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Ancient Rites – Dim Carcosa



The fourth Ancient Rites album sees the band fully cultivating the epic power metal sound they first debuted on “Fatherland”. Being the second record of the band’s international phase, it fully embraces the influence of its guitarist duo – and builds upon  the atmospheric keyboard embellishments and medieval interludes that the preceding record introduced. It is without a doubt the most diverse Ancient Rites to date, but also the least associated with the archetypical black metal sound the band had helped shape early on. If anything, it is a highly recommendable and fully realized exercise in glorious epic power – and traditional metal that recombines the best of its genres of choice.

gp8graspopbelgiumAs per tradition there several links to the band’s recent and distant past. ‘The Return’ reuses the central melody from the preceding album’s atmospheric introduction piece ‘Avondland’ in its conclusion. The song features guest vocals by Judith Stüber of Danse Macabre, Gunther Theys’ then gothic/symfo side-project that was later unceremoniously hijacked by Yrlund. Upon Yrlund’s seizing of the project it transformed into Satyrian, which ended up releasing a single album before going on hiatus. ‘Götterdämmerung (Twilight of the Gods)’ bears the same title as the intro for the 1992 "Evil Prevails" EP but has no relation to it otherwise. “Dim Carcosa” was the band’s most high-profile release with it being released on Dutch label Hammerheart Records. The record was promoted by extensive international tours and promo videos were shot for ‘…And the Horns Called For War’ and ‘Victory Or Valhalla (Last Man Standing)’

Carcosa is a fictional city in the Ambrose Bierce short story "An Inhabitant of Carcosa" (1891). The title that Ancient Rites use here is derived from the Robert W. Chambers short horror story omnibus “The King In Yellow” that was published in 1895. The city is mentioned in ‘Cassilda’s Song’ in the second scene of the play’s first act. The lyrics still deal with ancient European (and Scandinavian) history, folklore and mythology, as always there’s an undercurrent of anti-religious sentiment, but it is secondary to the historical accounts of European antiquity. In a lot of ways “Dim Carcosa” is a refinement of “Fatherland” in concept and production. The second time around all the pieces fall in place, with the band being more together musically, and the production being fuller. The biggest improvement over “Fatherland” is the production, which sounds a lot meatier and crispier than the rather inert and flat sound of its predecessor. The bass guitar tone is a lot more thundering, and it is interesting to note that this was the last album to feature frontman Gunther Theys handling the instrument next to providing the vocals.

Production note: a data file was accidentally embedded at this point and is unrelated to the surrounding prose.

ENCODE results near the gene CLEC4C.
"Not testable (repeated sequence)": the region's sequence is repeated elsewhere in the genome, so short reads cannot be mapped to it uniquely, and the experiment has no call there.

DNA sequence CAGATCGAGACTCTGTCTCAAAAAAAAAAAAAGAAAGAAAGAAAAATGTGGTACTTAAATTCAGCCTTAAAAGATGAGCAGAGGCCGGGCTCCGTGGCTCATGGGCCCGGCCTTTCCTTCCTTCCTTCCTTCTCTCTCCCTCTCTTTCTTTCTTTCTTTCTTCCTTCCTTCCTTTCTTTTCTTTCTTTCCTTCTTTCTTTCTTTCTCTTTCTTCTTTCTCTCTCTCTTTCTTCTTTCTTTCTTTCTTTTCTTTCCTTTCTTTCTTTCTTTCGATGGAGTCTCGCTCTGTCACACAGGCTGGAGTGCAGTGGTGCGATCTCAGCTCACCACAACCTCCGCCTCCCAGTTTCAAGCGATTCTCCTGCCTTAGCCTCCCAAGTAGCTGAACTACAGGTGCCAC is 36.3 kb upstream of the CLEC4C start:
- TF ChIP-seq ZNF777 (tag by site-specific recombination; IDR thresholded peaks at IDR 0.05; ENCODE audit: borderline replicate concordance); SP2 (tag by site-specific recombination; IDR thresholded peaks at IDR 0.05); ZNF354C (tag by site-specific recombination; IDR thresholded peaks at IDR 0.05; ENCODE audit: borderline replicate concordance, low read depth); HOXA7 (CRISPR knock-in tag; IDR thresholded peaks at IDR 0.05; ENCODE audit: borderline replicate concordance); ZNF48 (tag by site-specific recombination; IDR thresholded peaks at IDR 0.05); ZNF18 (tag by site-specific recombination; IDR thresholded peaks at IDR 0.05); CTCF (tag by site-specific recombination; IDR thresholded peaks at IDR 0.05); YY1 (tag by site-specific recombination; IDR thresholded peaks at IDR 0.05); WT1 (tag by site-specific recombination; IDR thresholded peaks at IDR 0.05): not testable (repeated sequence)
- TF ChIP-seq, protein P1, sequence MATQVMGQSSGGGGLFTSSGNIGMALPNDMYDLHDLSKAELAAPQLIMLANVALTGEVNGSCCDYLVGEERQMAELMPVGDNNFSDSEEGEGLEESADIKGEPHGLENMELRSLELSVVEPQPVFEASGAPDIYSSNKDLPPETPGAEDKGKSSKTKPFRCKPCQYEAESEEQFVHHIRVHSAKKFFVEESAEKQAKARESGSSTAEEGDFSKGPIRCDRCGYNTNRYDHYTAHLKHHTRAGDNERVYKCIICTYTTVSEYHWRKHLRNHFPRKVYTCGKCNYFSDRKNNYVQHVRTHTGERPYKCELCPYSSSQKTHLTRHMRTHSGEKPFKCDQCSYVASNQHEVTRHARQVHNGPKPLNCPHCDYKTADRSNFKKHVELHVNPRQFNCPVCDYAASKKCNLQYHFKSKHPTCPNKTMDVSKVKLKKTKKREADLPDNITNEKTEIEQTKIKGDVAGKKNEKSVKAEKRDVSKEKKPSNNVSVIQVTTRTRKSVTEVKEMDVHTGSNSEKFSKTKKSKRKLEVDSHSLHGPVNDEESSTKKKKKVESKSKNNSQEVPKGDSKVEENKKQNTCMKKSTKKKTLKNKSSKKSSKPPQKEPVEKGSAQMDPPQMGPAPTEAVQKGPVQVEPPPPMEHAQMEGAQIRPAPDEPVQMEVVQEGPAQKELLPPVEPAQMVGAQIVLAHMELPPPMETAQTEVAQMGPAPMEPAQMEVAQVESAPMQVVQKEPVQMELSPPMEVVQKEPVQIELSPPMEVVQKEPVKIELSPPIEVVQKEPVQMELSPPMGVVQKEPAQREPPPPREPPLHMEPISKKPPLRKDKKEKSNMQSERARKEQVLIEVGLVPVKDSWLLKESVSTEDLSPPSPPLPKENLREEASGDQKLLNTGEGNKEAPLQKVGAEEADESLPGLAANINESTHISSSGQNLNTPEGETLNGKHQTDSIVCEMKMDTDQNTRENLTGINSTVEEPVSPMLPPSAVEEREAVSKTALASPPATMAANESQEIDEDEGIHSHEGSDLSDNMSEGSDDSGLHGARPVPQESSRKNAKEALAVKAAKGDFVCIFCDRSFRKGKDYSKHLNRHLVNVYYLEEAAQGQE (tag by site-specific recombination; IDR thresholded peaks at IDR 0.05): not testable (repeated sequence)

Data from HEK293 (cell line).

At this point the black metal aspect of Ancient Rites’ music was negligible at best, and besides Gunther Theys’ vocals and lyrics there’s little to tie it to the genre. Sprooten and Yrlund have grown confident in their place, and the traditional metal influence is nowhere as prominent in the Ancient Rites discography as it is here. The keyboards are integrated better into the songs and no longer feel as a mere afterthought. Perhaps this was due to the band attracting the talents of Domingo Smets, who would switch instruments within the ranks at a later stage. In its more glorious moments the music occasionally reminds of a more refined, cultured and less over-the-top interpretation of early Children Of Bodom (without the excessive soloing, haphazard song contruction and nearly incoherent lyrics). Some of the more keyboard-dominated sections sometimes border on early Bal-Sagoth territory, but in general they are far and few.

Once again the band recorded at Spacelab Studio, Germany with long-time producer/engineer duo Oliver Philipps and Christian Moos with Jan Yrlund co-producing. The second time around the studio led to what is often considered the band’s best production. “Dim Carcosa” sounds much fuller, weightier and concrete tonally than “Fatherland”, which sounded rather limp and flat. The guitar tone is much thicker and crispier, and the more prominent bass guitar in the mix finally gives the band its much needed bottom-end heaviness. The digital but surprisingly powerful drum tone has significantly improved since the last outing. While the drums sound significantly better than on the preceding album they still are on the sterile side. On the whole it sounds as if Phillipps and Moos understood the type of sound Ancient Rites were looking for better the second time around.

For the first time guitarist Jan Yrlund was tasked to handle the artwork and layout. Fitting in with the band’s increased visibility on the international market this was a wise choice, as the artwork fits splendidly with the ancient European history theme the band had been pushing since “Fatherland”. In just a few years Ancient Rites underwent a staggering transformation. “Dim Carcosa” is as far removed from the crude death/black metal of “The Diabolic Serenades” and the seminal “Blasfemia Eternal” as you would reasonably assume. Despite the stylistic changes Ancient Rites never lost any of its character, or charm. Even though half of the central songwriting axis had moved on in years prior the new membership made the transition smooth, even if it meant delving into new, and previously uncharted, territory.